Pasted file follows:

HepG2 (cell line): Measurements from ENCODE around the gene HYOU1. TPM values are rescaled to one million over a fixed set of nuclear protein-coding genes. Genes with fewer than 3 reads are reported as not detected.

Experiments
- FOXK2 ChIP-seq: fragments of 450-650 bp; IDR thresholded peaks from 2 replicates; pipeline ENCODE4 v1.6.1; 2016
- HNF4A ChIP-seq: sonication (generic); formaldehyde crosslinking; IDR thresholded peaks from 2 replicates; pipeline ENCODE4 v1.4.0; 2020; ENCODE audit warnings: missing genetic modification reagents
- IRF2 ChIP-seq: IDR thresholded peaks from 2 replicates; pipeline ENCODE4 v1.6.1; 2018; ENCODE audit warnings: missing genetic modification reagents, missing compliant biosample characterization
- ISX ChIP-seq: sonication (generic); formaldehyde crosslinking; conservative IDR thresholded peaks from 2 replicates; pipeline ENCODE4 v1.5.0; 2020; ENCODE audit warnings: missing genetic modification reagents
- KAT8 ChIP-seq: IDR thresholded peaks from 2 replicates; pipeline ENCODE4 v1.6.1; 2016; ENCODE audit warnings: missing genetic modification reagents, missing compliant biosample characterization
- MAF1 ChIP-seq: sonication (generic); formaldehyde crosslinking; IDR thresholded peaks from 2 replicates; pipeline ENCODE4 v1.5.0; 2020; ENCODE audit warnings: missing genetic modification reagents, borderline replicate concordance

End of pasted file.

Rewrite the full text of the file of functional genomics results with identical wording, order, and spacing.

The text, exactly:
HepG2 (cell line): Measurements from ENCODE around the gene HYOU1. TPM values are rescaled to one million over a fixed set of nuclear protein-coding genes. Genes with fewer than 3 reads are reported as not detected.

Experiments
- FOXK2 ChIP-seq: fragments of 450-650 bp; IDR thresholded peaks from 2 replicates; pipeline ENCODE4 v1.6.1; 2016
- HNF4A ChIP-seq: sonication (generic); formaldehyde crosslinking; IDR thresholded peaks from 2 replicates; pipeline ENCODE4 v1.4.0; 2020; ENCODE audit warnings: missing genetic modification reagents
- IRF2 ChIP-seq: IDR thresholded peaks from 2 replicates; pipeline ENCODE4 v1.6.1; 2018; ENCODE audit warnings: missing genetic modification reagents, missing compliant biosample characterization
- ISX ChIP-seq: sonication (generic); formaldehyde crosslinking; conservative IDR thresholded peaks from 2 replicates; pipeline ENCODE4 v1.5.0; 2020; ENCODE audit warnings: missing genetic modification reagents
- KAT8 ChIP-seq: IDR thresholded peaks from 2 replicates; pipeline ENCODE4 v1.6.1; 2016; ENCODE audit warnings: missing genetic modification reagents, missing compliant biosample characterization
- MAF1 ChIP-seq: sonication (generic); formaldehyde crosslinking; IDR thresholded peaks from 2 replicates; pipeline ENCODE4 v1.5.0; 2020; ENCODE audit warnings: missing genetic modification reagents, borderline replicate concordance